Alex and I failed to recognize Eddie Redmayne’s name. However, early on in the film, Alex piped up and said, “Hey, it’s Newt!” The nagging feeling I had about this character was solved. For Eddie Redmayne had played the beloved Newt in J.K. Rowling’s Fantastic Beasts and Where to Find Them. He played Osmund, the main character, in Black Death. Recognizing him as Newt made his ending in Black Death much harder to accept.

One Christian’s Opinion on Whether or Not to Watch Black Death

If my readers are strong believers in the Christian faith, like my husband and I, then they will severely dislike this film. At the beginning, the possibility of a strong Christian message appeared so likely as to give my husband and I hope for a happy ending. These hopes disappeared as the film progressed. In the end, we felt nothing but shame at how the film writer portrayed the Christian believers, if they could even be called believers.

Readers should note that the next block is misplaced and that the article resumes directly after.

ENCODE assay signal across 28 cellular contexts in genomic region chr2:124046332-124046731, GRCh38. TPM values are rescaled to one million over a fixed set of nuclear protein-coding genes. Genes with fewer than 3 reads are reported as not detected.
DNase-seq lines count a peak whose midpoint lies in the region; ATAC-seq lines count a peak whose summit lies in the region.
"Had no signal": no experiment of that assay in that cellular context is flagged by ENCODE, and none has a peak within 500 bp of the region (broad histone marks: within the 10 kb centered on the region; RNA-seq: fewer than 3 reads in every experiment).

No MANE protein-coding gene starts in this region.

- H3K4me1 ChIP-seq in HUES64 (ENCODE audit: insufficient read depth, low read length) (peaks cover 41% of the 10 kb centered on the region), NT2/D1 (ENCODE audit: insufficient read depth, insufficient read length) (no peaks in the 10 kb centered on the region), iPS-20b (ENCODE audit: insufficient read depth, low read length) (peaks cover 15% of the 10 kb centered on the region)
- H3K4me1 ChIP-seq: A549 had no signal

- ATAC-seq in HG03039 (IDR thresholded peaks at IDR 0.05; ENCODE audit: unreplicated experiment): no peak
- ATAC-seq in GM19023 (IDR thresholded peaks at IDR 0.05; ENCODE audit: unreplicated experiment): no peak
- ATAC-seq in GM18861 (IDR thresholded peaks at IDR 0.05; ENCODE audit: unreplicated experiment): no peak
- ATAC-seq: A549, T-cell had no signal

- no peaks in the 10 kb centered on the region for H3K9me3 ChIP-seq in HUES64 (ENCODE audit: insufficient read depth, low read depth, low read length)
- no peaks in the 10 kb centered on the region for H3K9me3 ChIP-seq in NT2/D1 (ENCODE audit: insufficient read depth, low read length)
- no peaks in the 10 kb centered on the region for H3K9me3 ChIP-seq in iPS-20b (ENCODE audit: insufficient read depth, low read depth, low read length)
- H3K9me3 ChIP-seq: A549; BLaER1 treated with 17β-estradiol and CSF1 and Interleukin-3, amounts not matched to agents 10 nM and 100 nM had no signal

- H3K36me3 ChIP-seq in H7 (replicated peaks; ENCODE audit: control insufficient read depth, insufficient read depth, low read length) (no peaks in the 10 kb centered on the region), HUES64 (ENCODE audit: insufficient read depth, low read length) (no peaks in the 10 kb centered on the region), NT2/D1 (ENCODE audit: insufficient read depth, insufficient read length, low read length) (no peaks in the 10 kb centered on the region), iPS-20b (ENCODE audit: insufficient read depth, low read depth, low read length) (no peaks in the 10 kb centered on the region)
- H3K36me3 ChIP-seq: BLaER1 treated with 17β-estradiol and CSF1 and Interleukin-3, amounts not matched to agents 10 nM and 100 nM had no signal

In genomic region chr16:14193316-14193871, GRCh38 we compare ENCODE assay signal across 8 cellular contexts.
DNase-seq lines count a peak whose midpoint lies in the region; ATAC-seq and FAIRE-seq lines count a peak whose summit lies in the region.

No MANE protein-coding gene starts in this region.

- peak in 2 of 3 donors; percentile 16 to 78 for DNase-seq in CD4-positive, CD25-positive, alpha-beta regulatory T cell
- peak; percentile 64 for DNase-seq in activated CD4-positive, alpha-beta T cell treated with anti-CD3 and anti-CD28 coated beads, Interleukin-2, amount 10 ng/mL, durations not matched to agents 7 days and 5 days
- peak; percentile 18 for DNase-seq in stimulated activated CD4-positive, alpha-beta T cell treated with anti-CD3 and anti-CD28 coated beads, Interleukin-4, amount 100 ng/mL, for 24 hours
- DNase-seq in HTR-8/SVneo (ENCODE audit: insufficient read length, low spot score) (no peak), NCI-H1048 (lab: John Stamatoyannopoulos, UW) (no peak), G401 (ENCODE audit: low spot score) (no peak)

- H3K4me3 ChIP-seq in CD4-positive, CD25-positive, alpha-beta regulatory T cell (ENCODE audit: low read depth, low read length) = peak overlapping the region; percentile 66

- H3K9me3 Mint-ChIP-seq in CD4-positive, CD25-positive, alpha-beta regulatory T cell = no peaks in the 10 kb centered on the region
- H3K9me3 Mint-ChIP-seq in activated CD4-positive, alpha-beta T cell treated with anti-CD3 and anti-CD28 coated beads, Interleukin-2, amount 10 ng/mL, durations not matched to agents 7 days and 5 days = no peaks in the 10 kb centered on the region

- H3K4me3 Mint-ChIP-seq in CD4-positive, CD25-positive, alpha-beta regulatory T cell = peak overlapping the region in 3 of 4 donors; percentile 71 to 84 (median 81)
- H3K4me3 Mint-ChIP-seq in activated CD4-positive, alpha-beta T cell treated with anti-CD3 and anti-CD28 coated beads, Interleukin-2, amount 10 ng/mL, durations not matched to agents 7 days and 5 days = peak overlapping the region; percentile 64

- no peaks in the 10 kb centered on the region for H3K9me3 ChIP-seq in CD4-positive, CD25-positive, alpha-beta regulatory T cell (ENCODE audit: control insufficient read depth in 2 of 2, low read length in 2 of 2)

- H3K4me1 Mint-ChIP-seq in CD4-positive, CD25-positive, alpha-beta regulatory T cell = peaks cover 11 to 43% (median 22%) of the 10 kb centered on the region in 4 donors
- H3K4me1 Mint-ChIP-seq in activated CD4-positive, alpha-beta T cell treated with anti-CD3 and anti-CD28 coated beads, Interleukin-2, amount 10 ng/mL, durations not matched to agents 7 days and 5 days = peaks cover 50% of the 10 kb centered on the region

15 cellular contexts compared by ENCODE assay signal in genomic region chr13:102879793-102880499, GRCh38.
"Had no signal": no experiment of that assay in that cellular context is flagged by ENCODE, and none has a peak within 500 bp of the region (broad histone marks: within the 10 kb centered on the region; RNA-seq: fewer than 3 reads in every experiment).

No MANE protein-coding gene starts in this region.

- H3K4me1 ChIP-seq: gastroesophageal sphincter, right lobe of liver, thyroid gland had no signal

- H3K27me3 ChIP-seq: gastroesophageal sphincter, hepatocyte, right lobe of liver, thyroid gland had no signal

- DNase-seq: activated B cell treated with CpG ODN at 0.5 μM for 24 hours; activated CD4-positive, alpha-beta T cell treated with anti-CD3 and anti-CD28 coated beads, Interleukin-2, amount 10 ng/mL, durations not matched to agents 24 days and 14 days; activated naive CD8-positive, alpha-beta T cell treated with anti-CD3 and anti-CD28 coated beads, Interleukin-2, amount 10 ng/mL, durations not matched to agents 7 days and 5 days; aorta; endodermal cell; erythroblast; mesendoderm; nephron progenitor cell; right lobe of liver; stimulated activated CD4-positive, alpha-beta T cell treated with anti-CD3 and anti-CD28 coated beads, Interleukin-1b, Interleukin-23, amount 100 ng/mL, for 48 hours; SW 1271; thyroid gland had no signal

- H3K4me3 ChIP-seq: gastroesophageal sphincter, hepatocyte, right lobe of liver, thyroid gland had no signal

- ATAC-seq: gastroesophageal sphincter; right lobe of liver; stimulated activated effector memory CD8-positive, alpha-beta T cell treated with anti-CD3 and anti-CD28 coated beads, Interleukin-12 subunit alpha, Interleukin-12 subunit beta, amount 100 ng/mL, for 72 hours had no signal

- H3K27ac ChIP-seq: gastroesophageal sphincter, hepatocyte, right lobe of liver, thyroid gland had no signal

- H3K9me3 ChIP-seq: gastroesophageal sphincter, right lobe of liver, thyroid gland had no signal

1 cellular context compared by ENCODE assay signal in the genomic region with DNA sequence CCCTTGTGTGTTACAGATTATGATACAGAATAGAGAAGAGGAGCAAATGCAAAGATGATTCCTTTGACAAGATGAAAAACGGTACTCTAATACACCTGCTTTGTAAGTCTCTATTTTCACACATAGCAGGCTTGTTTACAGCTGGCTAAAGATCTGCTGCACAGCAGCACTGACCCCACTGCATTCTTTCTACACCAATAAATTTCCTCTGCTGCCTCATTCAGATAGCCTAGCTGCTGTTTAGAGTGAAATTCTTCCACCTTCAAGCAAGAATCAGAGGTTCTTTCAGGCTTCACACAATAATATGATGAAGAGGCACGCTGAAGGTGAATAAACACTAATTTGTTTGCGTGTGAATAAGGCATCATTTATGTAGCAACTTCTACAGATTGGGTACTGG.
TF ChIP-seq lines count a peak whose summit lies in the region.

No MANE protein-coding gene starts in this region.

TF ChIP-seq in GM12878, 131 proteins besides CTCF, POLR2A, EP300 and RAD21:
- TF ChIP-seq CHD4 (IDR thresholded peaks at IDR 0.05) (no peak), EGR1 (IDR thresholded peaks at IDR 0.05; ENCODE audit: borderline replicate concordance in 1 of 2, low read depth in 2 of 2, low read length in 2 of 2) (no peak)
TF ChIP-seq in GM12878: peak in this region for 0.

How Osmund turned out also doesn’t sit well with me. He started off devout and loving. He questioned the monastery life, like the Protestant Christians did, and wished for a wife. His faith seemed genuine. However, when the witch tricked him, and he ended up killing his love, his faith didn’t save him. He become corrupted, in mind and spirit. True faith would heal all wounds, even those from a powerful witch and necromancer. Osmund’s faith should have kept him in the light.